About the AACC
Aboriginal Arts Collective of Canada
A Canada Incorporated Not-for-profit Organization
Founded 2013. Corporation Number: 9469869
In the name of reconciliation and cultural equality, Aboriginal Arts Collective of Canada will protect endangered Indigenous art forms and their makers, employ logistically and economically vulnerable artists and empower the next generation of artistic leaders.
Through education and the arts, we are defiantly motivated to facilitate healing and reconciliation within our Indigenous communities and create informed opinions of our culture in Canadian society as a whole.
As recognized by the federal government by request of the Truth and Reconciliation Commission, there is significant inter-generational trauma within our First Nations, Métis and Inuit communities because of the legacy of the residential school system, mass apprehension of children from their parents and communities (coined ‘60’s Scoop’) and many other means of cultural assimilation.
This trauma affects affects our spiritual, physical, mental and emotional well being. This organization recognizes that in order to walk a good and productive path, we must be healthy in all four quadrants of the medicine wheel teachings.
For Indigenous people, art is the very soul of our spirituality. It's our every movement, dance and song - it is in every stroke of paint, every bead sewn, every feather placed.
We must continue to teach and protect this way of being. We have a responsibility to educate ourselves so that our children may be able to carry on our work.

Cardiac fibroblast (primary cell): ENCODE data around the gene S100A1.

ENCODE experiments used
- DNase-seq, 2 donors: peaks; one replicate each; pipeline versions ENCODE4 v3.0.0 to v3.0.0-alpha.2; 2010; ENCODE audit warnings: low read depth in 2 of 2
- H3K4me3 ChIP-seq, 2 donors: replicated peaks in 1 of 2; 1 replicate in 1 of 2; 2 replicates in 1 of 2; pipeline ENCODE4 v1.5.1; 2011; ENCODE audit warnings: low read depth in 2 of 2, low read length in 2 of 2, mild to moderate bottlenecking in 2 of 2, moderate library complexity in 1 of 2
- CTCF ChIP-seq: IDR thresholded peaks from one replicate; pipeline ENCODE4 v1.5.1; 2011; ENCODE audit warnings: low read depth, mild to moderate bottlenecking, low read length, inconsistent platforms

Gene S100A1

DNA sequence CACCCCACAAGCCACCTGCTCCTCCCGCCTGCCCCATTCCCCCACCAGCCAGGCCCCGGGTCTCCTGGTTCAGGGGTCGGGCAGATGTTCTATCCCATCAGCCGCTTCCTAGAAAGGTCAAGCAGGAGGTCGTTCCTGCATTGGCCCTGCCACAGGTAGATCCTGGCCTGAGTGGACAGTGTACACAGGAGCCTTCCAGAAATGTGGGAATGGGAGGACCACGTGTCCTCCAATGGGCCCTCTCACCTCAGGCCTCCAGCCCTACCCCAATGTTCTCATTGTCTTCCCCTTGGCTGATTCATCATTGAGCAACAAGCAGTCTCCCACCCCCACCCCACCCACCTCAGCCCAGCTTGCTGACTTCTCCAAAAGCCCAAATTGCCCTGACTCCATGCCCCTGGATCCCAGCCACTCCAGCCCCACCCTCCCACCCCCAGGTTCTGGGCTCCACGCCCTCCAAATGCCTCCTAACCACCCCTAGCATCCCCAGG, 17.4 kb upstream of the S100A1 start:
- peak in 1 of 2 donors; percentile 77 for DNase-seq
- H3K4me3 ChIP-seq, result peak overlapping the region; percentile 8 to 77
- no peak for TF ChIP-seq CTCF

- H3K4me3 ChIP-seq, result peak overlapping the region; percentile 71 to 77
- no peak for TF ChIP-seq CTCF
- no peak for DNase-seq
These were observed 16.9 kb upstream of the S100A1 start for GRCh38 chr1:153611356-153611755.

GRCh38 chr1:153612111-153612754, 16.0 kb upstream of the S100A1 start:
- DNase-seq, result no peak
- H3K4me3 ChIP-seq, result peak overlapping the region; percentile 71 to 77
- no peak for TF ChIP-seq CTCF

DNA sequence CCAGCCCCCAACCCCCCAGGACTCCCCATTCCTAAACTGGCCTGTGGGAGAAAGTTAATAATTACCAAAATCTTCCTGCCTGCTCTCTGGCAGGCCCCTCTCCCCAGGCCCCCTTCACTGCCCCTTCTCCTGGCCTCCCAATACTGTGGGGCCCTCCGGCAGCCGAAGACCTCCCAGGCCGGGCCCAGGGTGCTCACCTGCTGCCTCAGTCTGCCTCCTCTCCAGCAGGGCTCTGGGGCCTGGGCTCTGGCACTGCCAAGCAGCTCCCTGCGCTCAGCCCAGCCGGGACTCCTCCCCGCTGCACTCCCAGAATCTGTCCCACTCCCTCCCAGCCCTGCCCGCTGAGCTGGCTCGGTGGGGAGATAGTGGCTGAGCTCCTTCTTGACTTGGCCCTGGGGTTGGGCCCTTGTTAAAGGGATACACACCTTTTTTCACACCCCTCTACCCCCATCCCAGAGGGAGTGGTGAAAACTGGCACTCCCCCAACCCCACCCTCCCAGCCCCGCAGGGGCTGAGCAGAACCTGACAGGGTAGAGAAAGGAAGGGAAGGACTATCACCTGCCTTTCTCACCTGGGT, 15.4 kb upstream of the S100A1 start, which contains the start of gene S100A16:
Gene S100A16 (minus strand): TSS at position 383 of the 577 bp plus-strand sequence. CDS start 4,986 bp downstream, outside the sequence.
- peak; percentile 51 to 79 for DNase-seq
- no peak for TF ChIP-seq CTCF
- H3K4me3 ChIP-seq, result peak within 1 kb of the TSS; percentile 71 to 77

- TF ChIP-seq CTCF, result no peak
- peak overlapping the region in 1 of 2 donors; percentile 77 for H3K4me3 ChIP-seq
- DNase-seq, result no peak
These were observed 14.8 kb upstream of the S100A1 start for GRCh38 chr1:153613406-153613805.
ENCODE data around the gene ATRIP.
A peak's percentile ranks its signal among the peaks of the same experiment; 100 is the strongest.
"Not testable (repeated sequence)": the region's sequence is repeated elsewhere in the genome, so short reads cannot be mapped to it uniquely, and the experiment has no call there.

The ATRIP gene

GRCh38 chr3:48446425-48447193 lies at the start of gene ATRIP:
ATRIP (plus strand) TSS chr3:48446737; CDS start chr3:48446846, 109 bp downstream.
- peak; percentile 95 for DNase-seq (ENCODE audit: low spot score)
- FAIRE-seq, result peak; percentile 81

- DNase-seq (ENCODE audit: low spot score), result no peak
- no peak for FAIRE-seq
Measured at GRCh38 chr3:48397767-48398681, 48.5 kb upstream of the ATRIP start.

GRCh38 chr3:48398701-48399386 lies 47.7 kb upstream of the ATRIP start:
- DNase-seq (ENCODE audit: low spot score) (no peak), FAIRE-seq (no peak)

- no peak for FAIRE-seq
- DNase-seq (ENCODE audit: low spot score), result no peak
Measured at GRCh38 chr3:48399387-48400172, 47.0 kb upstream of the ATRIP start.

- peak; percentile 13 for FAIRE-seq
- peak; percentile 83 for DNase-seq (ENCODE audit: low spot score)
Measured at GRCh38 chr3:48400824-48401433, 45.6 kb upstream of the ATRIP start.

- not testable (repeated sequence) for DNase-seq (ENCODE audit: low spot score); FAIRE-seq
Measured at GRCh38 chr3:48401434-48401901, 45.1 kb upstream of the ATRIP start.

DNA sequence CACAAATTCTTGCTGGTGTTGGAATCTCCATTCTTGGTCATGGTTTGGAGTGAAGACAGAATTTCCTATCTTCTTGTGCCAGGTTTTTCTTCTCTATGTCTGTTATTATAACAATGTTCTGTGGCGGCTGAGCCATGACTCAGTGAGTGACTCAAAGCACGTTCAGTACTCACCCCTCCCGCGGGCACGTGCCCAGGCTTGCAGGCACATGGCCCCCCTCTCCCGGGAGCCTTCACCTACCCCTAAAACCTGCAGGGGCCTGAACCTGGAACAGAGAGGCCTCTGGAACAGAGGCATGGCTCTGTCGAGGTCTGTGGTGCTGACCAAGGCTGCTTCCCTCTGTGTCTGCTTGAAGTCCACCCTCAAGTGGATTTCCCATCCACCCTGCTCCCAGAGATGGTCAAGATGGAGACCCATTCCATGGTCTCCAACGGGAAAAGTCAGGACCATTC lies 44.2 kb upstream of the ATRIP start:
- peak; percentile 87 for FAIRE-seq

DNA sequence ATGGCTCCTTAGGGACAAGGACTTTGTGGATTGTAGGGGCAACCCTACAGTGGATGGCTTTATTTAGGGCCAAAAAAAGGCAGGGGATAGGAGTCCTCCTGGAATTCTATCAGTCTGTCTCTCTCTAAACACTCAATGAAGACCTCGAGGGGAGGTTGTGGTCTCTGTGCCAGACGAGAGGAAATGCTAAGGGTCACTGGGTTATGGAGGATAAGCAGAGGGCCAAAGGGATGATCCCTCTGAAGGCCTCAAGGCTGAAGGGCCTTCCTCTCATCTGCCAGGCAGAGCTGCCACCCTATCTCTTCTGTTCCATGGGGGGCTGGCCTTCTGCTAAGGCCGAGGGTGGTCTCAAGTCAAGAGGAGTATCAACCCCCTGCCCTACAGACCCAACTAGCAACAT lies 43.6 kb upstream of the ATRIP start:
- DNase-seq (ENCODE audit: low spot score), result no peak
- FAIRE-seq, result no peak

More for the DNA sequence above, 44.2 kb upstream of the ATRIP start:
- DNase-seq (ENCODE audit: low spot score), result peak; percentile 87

From within and outside of our communities, we will create the spaces, provide the resources and facilitate communal approaches to cultural knowledge in order to achieve a mutually respectful, co-operative and informed opinion of Indigenous cultures in Canada.
- Spaces and Resources • We believe that access to quality programming, appropriate spaces and art resources will facilitate experiential education and compliment formal educational institutes. We also feel in that making these spaces available to non-Indigenous visitors, we are creating an educational environment that speaks to inter-cultural respect and co-admiration.
- Pedagogy • Place-based education employs the entire community and allows youth to be grounded in their own culture with hands-on, project-based learning. This facilitates a sense of ‘belonging’ that will accompany and liberate our children when integrating into non-Indigenous culture.
- Reconciliation • This organization is committed to the reparation of inter-generational trauma and the empowerment of the next seven generations. It is imperative that we teach not only confidence in history and culture but also co-operative and respectful interrelations with our Canadian neighbours.